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In North & Hillard; Ex 191, Q10: the student is required to translate: "He refused to fight until reinforcements came."

An awkward one: the student has to remember to use "negavit" (he denied that); it's indirect speech; here, requiring a reflexive pronoun (coincident subject); "until" = dum (+ subjunctive).

The answer-book confirmed: "negavit se pugnaturum esse dum novae copiae advenirent."

The sequence-of-tenses rule dictates that the future tense ("until reinforcements [will] arrive", is linked to the present subjunctive. Therefore, why use imperf. subj. "advenirent", as opposed to pres. subj. "adveniant"?

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The are two clauses here:

  1. "He refused to fight"
  2. "until reinforcements came"

Clause 1 is the governing clause, 2 the subordinate one. When translating to Latin, you first translate the governing clause. Depending on the type of refusal, you could pick perfect (he stated once that he will not fight) or imperfect (he consistently refused all requests before conditions changed). Either way, you have one of the past tenses.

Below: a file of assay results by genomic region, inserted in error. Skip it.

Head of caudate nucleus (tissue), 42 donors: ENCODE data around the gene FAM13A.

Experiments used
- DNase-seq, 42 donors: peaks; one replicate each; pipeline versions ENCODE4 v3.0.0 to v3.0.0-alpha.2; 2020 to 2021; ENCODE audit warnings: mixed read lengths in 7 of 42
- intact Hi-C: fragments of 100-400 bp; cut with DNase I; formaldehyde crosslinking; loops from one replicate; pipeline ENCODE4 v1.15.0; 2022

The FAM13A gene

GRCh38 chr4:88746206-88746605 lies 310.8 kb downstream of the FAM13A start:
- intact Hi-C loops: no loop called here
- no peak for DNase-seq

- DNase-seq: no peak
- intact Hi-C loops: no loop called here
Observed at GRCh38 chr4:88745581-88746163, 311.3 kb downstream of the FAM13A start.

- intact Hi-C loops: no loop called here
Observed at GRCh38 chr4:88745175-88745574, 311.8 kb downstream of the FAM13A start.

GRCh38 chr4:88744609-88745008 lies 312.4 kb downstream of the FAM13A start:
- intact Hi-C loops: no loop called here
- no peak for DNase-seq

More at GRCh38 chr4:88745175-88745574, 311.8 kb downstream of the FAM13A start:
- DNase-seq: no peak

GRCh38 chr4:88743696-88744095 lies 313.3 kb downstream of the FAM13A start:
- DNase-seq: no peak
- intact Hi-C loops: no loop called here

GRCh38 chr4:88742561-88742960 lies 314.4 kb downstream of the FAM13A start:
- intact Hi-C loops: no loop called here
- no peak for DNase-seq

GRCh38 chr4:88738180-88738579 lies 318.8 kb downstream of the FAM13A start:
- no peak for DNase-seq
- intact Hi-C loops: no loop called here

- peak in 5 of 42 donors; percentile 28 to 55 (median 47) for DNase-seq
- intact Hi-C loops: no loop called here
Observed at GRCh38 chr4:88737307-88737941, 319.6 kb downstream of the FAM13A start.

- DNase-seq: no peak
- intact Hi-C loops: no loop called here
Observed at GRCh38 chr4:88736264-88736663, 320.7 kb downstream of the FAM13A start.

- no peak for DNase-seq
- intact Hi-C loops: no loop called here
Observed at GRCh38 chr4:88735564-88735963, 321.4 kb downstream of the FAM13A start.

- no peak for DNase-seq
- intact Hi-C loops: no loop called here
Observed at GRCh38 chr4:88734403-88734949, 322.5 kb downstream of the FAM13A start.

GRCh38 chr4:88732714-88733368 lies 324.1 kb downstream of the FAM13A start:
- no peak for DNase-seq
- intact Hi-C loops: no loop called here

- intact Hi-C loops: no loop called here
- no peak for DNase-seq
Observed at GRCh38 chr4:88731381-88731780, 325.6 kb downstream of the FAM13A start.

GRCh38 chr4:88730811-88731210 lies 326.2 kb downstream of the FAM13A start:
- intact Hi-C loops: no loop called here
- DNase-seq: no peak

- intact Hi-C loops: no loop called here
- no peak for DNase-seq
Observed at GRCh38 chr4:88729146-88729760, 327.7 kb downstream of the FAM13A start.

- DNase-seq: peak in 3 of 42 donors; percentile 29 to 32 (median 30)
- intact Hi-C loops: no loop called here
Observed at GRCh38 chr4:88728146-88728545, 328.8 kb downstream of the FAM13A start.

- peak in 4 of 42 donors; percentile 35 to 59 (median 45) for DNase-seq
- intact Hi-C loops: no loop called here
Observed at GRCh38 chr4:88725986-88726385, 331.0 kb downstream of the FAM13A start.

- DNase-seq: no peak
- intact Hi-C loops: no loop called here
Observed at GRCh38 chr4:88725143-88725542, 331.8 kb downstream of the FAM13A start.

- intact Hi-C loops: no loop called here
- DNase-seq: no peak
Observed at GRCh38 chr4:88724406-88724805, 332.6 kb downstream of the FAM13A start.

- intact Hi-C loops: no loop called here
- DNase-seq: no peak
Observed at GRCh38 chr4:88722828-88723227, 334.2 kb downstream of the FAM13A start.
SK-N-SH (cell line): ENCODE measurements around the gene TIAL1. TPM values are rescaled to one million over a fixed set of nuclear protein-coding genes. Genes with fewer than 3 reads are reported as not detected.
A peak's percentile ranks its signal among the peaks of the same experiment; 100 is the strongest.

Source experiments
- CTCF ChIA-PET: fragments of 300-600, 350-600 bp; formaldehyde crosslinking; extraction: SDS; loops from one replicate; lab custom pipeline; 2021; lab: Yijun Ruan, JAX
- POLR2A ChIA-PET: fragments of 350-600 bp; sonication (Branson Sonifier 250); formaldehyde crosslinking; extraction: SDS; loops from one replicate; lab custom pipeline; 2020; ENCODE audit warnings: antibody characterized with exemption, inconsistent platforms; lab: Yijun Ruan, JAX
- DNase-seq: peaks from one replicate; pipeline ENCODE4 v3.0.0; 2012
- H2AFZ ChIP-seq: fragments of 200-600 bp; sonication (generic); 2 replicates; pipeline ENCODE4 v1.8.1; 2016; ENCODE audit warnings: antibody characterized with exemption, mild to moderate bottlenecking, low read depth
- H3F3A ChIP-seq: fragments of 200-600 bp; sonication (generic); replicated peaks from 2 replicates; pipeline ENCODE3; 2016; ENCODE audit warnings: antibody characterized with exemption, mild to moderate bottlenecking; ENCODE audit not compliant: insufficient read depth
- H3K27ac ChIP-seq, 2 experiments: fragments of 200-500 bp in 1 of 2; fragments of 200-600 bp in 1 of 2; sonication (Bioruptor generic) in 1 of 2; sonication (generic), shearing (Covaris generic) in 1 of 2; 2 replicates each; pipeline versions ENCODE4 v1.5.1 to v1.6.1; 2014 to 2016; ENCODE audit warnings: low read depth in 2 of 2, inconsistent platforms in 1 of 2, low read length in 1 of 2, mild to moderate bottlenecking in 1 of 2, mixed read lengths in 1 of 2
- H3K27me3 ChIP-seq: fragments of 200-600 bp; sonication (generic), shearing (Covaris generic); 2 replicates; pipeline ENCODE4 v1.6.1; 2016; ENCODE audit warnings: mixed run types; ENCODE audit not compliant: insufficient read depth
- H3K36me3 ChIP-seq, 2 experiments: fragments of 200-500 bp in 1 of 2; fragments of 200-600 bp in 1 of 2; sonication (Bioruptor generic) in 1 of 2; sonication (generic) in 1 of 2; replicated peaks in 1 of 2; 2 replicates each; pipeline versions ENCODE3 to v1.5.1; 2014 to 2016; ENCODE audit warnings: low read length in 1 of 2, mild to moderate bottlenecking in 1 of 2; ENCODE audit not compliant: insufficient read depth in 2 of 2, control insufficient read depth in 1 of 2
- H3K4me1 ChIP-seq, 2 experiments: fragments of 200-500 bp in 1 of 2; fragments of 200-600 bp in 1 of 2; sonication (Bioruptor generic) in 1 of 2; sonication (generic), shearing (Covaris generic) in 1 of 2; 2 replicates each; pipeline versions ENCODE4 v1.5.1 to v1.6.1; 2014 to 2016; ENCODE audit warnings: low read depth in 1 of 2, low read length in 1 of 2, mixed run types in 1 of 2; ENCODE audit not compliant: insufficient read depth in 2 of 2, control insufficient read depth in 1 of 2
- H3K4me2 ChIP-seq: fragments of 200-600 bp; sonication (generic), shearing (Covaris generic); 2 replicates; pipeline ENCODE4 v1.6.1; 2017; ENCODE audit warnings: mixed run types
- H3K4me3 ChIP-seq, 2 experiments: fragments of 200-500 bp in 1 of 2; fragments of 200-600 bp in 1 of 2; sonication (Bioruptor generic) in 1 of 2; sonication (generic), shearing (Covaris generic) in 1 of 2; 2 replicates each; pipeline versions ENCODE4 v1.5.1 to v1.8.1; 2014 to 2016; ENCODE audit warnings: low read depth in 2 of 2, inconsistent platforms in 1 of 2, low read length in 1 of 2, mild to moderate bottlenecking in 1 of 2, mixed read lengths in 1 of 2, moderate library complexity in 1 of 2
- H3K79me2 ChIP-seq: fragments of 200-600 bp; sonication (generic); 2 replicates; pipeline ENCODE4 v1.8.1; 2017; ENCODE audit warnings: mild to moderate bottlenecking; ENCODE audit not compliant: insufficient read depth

The subordinate clause would naturally be in subjunctive (=conjunctive), because it is a thought of the subject of the governing clause — and some conjunctions require subjunctive anyway. Clause 2 happens after 1 and is subordinate to a past tense. The consecutio temporum (sequence of tenses) rule states that in this case the subjunctive must be imperfect or periphrastic imperfect. (I think periphrasis is not necessary, but I'm not sure.) Therefore venirent is a good choice.

The point is that 1 governs 2. Therefore the tense of 1 is free from any external influences but the tense of 2 depends on that of 2. It seems that you were thinking in the opposite direction.

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  • llimavirta: had another look at the consecutio temporum: perfect tense without has/ had (negavit) links to the imperf. subj., usually in ut/ ne clauses. I should've remembered that in the first place. Thank you for answering. – tony Jul 14 '18 at 10:28
  • @tony I'm glad to be able to help. Please remember to vote up the questions and answers you like and accept an answer when a question of yours is settled. That feedback is crucial for the site to work well! – Joonas Ilmavirta Jul 14 '18 at 11:26

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